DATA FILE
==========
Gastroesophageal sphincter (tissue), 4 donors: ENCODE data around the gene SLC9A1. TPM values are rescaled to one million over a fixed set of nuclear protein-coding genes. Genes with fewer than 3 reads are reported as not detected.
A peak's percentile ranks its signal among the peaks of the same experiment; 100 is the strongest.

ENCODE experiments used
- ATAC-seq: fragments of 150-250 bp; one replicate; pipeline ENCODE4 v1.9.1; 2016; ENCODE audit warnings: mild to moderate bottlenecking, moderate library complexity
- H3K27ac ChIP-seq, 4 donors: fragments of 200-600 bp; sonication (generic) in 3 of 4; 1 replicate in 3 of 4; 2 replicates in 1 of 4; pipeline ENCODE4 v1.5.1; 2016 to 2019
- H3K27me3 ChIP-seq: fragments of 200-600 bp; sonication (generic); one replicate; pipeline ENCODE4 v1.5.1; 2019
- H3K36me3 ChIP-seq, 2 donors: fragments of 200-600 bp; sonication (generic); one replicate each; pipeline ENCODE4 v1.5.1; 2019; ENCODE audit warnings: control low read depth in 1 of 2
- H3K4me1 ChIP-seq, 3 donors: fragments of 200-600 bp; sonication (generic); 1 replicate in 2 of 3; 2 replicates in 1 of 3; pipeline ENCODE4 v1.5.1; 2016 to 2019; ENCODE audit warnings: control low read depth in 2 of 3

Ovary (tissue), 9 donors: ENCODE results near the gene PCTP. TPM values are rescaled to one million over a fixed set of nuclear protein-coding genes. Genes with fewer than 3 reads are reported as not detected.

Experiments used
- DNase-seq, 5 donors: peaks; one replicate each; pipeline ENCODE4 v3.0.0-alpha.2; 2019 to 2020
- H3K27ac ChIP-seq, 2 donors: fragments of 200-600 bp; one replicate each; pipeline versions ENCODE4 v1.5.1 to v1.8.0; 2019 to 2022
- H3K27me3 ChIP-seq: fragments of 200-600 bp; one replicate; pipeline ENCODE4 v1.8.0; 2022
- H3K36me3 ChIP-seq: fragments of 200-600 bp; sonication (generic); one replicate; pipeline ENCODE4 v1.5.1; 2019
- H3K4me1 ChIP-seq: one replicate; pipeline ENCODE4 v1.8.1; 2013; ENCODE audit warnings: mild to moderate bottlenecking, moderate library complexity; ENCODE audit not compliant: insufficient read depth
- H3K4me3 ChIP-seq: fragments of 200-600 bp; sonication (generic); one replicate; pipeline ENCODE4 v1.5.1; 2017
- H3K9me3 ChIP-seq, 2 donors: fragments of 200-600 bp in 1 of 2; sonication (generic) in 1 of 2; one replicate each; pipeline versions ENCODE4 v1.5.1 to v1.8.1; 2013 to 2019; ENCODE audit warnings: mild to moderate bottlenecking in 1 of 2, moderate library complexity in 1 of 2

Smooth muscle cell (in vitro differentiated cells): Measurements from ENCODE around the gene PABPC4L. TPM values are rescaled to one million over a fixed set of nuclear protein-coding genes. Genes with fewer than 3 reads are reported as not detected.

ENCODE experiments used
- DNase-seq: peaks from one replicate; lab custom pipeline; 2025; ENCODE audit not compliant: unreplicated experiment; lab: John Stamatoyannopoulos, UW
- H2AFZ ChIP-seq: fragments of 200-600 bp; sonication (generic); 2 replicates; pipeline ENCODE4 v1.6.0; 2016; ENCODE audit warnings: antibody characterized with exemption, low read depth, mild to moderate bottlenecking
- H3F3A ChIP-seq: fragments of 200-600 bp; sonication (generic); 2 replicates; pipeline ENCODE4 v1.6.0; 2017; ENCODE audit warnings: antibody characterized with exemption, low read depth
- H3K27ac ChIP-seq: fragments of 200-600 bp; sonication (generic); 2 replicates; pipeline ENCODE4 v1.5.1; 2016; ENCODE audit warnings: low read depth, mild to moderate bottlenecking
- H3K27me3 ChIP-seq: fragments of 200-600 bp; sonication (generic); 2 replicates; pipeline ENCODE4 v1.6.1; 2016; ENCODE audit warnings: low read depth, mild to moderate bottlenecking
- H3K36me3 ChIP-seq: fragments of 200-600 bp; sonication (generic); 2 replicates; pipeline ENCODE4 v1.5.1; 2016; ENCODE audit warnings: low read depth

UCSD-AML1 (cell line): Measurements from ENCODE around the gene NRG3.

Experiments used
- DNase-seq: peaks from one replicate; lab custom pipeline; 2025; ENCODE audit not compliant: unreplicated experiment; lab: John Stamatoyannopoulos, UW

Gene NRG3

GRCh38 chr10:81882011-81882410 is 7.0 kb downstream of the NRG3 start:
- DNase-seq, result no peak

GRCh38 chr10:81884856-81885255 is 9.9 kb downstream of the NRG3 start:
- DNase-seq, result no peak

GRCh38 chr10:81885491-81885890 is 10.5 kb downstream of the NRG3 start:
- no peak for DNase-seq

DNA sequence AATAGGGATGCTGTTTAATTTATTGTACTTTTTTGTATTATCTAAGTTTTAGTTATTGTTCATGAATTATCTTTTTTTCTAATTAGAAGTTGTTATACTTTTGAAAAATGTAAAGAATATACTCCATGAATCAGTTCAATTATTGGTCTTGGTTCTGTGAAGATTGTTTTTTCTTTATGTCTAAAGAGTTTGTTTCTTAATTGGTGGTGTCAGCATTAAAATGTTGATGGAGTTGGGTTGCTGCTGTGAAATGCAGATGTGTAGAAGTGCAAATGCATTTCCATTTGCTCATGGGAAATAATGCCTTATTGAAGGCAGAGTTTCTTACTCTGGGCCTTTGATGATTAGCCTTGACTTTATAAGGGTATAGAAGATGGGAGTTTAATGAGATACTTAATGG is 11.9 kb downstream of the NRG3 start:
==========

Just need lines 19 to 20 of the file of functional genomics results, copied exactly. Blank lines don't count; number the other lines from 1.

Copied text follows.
ENCODE experiments used
- DNase-seq: peaks from one replicate; lab custom pipeline; 2025; ENCODE audit not compliant: unreplicated experiment; lab: John Stamatoyannopoulos, UW